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Norwegians plumb in beer-dispensing kitchen sink

Turn water into ale

Seven Steps to Software Security

It's every right-minded Englishman's dream: you've been dispatched to the kitchen on a Sunday afternoon - protesting pathetically against your other half's (absolutely correct and justified) assertion that you're "not going down the bloody pub until you've done the washing-up" - but when you half-heartedly stick a mug under the tap to purge the encrusted mould from the bottom it's not water that issues forth, but beer.

Now, it's at this point that you'll be thinking: "The poor boy has spent so long shackled to his PC [five hours so far today, for pity's sake] that he's gone completely doolally tap due no doubt to prolonged lack of foaming ale."

No so, because the above delightful scenario is precisely what happened to Haldis Gundersen in her apartment in Kristiansund, west Norway, viz: she arrived at the sink to find the taps dispensing beer.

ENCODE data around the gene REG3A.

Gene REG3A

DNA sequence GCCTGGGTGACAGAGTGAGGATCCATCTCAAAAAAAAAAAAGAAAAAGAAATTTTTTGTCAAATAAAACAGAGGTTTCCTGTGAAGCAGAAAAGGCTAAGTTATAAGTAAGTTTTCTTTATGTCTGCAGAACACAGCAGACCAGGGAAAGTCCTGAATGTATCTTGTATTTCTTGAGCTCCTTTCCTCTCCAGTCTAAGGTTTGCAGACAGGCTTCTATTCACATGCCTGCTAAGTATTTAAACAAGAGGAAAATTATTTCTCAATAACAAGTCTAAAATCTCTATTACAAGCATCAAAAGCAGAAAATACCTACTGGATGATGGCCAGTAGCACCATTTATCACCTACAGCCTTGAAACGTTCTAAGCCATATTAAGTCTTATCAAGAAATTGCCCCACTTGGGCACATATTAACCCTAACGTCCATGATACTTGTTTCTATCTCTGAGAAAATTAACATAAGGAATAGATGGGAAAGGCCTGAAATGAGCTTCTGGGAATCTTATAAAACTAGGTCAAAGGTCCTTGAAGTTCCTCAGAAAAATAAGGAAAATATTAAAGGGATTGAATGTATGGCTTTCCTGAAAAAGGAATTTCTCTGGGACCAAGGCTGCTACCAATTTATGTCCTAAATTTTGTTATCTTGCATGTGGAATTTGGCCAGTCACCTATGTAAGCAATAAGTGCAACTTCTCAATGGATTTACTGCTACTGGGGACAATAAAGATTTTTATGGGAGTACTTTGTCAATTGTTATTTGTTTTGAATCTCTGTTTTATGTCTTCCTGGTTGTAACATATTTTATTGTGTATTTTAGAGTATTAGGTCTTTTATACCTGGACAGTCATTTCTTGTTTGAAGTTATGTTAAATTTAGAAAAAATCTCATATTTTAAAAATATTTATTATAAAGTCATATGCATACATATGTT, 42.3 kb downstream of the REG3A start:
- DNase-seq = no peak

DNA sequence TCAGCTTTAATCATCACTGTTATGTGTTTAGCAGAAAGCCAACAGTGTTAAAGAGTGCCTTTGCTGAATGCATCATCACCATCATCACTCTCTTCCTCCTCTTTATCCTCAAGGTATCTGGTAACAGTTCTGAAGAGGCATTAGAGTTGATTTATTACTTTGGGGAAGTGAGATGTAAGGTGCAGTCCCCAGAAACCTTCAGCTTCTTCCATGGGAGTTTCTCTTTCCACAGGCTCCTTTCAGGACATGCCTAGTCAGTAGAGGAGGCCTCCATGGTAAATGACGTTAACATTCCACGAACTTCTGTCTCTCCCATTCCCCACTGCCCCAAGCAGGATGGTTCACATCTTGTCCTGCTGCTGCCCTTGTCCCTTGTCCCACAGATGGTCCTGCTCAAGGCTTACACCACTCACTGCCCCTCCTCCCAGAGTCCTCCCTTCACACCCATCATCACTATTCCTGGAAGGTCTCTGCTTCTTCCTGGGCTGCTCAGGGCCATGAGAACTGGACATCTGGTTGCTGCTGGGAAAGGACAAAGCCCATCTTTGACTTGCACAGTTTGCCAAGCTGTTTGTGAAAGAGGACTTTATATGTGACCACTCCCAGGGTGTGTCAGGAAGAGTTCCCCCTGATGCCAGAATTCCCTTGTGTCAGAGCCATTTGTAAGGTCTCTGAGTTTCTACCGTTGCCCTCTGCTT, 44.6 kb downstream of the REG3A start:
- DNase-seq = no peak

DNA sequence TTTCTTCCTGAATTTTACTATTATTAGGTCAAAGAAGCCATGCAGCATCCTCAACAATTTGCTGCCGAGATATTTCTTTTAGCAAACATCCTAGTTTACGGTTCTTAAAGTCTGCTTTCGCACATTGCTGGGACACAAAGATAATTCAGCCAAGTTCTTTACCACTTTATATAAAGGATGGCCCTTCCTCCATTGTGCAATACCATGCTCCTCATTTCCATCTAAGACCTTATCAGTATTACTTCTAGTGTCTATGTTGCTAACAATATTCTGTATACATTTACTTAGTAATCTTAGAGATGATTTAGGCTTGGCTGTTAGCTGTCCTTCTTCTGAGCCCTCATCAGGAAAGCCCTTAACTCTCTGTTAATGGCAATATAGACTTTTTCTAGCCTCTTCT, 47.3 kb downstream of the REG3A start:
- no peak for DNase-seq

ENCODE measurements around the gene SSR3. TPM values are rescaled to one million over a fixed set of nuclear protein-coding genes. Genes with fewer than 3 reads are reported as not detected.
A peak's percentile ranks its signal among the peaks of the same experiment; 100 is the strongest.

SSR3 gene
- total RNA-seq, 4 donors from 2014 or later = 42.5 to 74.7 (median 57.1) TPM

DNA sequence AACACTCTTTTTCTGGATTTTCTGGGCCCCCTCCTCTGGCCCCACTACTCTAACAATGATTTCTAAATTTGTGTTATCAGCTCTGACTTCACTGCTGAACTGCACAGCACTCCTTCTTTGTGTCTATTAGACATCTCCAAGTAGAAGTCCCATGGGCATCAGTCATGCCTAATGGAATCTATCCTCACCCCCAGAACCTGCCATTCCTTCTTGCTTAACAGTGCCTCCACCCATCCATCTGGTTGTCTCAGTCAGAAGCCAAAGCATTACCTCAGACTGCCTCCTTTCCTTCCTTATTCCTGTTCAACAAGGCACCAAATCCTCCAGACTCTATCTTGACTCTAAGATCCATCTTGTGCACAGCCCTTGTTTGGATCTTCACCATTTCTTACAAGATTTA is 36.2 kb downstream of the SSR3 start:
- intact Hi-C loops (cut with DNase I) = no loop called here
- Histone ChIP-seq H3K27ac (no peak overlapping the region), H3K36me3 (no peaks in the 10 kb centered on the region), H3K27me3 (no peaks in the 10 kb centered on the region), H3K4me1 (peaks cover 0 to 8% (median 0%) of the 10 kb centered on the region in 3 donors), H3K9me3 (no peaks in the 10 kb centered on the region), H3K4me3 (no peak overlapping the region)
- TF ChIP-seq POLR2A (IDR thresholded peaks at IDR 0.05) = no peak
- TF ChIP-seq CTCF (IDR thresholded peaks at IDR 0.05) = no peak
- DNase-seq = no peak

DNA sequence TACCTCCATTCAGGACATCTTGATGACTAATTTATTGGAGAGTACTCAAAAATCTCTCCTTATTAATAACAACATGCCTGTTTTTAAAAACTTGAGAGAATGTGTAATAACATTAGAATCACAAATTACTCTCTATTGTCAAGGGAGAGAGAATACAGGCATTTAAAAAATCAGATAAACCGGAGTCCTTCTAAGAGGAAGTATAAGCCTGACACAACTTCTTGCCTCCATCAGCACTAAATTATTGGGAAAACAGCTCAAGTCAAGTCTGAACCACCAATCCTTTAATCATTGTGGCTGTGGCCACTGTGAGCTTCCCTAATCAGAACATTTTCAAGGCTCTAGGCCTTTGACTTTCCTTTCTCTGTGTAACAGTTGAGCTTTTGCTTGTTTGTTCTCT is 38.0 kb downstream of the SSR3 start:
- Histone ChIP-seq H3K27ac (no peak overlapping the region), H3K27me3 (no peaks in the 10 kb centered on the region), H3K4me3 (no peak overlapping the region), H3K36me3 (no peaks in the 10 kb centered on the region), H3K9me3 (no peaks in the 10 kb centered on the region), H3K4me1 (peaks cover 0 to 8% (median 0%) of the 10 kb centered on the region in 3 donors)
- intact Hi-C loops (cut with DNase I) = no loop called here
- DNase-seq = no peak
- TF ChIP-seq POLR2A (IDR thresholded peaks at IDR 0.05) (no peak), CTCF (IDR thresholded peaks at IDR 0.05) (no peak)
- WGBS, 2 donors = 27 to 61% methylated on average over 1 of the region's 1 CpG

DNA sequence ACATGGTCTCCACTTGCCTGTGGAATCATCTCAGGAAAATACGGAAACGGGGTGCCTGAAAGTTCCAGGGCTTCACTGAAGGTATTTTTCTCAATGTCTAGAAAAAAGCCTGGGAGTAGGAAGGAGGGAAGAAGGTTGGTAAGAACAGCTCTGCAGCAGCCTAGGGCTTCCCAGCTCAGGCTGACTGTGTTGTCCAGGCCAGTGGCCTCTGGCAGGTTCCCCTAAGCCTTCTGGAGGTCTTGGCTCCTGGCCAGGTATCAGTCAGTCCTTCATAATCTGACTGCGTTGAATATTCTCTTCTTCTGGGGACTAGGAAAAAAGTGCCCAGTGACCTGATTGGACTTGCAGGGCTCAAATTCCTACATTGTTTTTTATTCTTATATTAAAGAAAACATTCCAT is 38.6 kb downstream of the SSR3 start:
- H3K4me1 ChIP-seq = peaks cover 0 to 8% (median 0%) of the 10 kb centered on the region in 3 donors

Gundersen told Reuters: "I turned on the tap to clean some knives and forks, and beer came out. We thought we were in heaven." Indeed, although disappointingly, Gundersen noted the beer was "flat and tasted odd".

The cause of the Kristiansund Beer Miracle was soon pinpointed when, downstairs at the Big Tower Bar, the pumps started to offer nothing more than water. An investigation showed that Gundersen's water supply and the bar's vital beer conduit had been accidently cross-connected.

Per Egil Myrvang from the local beer distributor explained: "The water and beer pipes do touch each other, but you have to be really creative to connect them together."

The "problem" was quickly rectified, with Gundersen quipping: "If it happens again, I'm going to order Baileys." ®

Bootnote

There's a pub very close to Vulture Central. If any reader knows the "creative" plumber responsible for this "accident" ask him to give us a shout.

Oh yes - thanks very much to all those thirsty readers who wrote in to ask, nay demand, that we give this story the attention it so richly deserves.

Seven Steps to Software Security

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